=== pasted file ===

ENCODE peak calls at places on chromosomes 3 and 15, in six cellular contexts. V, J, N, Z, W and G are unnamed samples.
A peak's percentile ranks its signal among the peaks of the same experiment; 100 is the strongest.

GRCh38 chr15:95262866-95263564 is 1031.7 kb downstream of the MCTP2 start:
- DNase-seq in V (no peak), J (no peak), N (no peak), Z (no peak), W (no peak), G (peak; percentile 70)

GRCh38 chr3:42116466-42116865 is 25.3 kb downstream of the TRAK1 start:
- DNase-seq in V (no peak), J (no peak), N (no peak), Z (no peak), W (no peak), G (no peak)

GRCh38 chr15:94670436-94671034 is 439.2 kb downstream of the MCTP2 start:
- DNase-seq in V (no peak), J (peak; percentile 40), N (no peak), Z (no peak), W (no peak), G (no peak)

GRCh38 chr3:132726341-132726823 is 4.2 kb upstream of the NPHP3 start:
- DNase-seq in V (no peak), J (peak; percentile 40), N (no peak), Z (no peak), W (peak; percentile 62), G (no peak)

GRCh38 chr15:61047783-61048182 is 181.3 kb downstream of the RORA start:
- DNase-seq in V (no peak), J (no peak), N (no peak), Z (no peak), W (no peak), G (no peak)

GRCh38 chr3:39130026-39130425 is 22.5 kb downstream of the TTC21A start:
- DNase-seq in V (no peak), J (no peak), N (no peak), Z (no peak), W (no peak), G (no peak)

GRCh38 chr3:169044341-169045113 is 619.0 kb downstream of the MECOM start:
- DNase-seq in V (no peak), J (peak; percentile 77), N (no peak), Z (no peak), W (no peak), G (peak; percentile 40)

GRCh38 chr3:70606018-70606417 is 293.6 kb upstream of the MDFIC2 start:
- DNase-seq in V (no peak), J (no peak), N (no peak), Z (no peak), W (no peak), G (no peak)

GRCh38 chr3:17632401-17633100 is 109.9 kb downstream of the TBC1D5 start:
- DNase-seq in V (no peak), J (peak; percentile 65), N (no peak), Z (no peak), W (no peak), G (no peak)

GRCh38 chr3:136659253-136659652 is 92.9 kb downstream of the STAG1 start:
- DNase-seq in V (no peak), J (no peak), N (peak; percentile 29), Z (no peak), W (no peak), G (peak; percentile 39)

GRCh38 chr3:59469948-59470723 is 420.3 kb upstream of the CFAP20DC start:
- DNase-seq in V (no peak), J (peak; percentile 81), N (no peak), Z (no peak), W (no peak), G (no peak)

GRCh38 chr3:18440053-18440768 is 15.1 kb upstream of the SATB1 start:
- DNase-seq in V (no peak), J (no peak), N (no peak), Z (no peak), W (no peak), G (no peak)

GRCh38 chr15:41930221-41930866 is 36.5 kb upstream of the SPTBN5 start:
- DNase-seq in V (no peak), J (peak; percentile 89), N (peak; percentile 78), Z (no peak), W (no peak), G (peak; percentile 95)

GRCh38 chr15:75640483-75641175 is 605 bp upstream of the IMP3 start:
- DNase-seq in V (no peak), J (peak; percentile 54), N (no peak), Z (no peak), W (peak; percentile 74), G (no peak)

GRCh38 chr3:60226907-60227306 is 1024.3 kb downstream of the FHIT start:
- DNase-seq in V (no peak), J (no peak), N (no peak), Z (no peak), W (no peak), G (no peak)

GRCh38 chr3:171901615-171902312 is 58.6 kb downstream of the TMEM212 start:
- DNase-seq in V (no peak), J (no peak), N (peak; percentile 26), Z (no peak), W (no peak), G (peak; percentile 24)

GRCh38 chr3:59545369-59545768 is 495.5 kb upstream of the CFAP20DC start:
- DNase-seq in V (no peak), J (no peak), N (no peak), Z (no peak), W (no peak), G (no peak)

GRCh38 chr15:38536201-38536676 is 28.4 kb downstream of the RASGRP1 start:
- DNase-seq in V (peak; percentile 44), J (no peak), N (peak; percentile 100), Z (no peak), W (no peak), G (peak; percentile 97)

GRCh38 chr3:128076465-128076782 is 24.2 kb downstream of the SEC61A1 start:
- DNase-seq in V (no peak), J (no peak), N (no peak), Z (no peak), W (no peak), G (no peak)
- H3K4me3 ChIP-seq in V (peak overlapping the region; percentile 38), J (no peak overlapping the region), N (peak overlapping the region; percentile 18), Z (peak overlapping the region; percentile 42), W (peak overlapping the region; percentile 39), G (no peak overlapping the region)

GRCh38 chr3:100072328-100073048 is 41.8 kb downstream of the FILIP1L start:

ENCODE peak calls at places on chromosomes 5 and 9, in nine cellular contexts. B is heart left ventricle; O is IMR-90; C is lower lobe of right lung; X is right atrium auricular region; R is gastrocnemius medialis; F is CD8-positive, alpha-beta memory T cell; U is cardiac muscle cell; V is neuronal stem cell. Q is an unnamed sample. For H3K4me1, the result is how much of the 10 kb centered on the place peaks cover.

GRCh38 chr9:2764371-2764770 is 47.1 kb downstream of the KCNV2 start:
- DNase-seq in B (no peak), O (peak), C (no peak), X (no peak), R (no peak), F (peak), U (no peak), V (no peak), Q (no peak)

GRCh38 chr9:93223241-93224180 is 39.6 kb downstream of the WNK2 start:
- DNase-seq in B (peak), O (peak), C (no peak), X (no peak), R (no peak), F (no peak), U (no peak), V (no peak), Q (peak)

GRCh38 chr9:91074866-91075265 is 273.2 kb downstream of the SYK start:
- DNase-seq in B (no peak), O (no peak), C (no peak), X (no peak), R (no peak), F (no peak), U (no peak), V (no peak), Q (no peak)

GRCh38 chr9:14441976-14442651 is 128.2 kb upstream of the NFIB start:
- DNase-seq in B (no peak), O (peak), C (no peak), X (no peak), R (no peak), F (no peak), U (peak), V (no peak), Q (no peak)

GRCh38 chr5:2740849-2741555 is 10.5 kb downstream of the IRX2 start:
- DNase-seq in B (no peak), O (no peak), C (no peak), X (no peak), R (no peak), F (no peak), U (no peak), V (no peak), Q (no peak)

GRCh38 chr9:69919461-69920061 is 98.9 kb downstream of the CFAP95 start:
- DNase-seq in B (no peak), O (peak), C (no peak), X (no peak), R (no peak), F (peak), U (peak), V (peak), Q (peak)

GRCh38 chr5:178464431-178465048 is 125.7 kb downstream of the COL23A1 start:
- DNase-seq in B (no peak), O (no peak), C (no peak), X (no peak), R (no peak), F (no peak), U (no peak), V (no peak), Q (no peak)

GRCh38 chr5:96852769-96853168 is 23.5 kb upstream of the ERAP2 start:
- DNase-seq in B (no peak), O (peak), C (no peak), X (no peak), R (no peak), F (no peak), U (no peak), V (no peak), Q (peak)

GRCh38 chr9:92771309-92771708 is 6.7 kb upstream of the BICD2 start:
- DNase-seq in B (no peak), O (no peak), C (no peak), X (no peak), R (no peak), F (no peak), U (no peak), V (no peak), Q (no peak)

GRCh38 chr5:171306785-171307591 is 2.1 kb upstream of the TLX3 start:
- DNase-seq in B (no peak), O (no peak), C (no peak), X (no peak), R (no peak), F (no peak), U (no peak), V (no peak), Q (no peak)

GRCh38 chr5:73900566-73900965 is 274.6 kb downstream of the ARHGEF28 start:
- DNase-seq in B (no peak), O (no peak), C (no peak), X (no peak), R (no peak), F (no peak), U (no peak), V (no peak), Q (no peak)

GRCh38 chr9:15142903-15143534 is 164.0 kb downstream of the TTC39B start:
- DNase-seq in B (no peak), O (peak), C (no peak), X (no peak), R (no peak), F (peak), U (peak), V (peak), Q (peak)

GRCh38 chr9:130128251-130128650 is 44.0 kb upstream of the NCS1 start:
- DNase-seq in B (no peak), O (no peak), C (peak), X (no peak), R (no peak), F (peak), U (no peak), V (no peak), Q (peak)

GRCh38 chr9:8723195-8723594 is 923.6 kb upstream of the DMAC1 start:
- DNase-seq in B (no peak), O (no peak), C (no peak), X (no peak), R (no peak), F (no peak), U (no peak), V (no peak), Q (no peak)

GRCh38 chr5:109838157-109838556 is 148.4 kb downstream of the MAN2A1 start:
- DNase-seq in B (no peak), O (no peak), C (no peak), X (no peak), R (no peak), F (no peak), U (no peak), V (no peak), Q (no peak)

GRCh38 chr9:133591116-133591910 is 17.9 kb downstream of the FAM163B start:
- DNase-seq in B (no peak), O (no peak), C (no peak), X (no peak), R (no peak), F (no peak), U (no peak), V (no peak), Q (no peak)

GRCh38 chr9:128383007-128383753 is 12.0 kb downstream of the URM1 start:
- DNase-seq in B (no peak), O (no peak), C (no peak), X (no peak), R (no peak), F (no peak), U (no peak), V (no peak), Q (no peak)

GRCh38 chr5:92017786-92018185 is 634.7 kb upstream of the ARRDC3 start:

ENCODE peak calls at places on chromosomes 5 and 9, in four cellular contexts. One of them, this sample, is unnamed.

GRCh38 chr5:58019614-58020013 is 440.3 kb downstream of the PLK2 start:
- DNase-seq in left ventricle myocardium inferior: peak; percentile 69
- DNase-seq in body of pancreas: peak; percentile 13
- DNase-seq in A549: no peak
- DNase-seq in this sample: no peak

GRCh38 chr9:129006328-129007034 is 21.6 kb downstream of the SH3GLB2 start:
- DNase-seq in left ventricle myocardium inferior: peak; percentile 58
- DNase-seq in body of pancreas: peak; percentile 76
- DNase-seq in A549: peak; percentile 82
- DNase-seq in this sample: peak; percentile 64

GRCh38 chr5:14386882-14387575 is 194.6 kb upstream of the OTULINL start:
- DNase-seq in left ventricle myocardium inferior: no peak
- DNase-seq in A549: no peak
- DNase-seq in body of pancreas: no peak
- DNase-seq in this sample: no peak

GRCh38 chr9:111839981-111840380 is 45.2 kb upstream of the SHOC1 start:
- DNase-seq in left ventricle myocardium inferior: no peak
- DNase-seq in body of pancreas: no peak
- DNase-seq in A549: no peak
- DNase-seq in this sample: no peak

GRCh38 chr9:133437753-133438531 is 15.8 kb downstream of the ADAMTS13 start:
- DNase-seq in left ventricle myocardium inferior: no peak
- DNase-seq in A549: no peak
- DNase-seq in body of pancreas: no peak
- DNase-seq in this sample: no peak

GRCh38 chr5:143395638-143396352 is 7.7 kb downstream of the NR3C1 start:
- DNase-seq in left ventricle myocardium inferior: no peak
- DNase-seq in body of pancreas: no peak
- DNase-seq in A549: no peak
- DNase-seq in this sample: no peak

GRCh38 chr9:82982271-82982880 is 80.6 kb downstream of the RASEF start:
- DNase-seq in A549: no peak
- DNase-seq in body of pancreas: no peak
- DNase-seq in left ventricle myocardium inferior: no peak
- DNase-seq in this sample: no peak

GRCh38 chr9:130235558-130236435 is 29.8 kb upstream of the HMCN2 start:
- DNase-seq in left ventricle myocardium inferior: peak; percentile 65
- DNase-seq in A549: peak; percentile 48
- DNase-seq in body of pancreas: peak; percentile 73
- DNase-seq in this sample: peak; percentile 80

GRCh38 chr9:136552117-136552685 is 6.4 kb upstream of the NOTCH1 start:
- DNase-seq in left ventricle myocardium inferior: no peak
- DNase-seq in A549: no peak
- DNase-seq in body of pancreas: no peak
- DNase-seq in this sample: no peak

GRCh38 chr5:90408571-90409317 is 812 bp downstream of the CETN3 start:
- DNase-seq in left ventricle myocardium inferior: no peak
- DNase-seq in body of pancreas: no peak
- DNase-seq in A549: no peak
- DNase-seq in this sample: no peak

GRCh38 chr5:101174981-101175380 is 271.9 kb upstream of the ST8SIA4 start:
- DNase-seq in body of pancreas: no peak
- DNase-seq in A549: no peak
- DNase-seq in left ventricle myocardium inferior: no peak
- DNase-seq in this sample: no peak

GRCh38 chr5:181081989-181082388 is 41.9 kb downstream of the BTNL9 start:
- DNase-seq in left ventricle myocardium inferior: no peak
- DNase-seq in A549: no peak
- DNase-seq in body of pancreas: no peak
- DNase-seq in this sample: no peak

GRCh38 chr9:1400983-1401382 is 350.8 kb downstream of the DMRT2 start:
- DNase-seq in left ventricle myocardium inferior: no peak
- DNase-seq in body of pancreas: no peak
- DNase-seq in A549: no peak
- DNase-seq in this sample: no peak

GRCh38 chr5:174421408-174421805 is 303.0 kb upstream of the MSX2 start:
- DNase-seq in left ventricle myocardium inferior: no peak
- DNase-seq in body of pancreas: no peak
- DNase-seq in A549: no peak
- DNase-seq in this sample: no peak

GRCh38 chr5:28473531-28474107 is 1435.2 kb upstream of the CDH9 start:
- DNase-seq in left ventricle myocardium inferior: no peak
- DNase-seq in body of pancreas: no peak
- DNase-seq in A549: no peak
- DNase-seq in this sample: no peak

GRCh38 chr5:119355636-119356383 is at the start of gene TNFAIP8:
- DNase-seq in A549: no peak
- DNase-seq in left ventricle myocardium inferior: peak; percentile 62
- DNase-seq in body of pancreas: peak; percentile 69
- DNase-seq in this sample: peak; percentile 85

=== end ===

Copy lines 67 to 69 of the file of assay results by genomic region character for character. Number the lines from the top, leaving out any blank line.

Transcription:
- DNase-seq in B (no peak), O (peak), C (no peak), X (no peak), R (no peak), F (peak), U (peak), V (peak), Q (peak)

GRCh38 chr9:130128251-130128650 is 44.0 kb upstream of the NCS1 start:
- DNase-seq in B (no peak), O (no peak), C (peak), X (no peak), R (no peak), F (peak), U (no peak), V (no peak), Q (peak)